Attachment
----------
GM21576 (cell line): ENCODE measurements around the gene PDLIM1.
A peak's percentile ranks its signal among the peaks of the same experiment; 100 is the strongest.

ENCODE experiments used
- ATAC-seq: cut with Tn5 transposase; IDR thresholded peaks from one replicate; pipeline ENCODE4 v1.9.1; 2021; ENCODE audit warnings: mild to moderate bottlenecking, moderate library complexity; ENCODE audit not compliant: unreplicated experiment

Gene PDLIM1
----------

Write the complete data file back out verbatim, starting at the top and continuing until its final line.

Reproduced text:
GM21576 (cell line): ENCODE measurements around the gene PDLIM1.
A peak's percentile ranks its signal among the peaks of the same experiment; 100 is the strongest.

ENCODE experiments used
- ATAC-seq: cut with Tn5 transposase; IDR thresholded peaks from one replicate; pipeline ENCODE4 v1.9.1; 2021; ENCODE audit warnings: mild to moderate bottlenecking, moderate library complexity; ENCODE audit not compliant: unreplicated experiment

Gene PDLIM1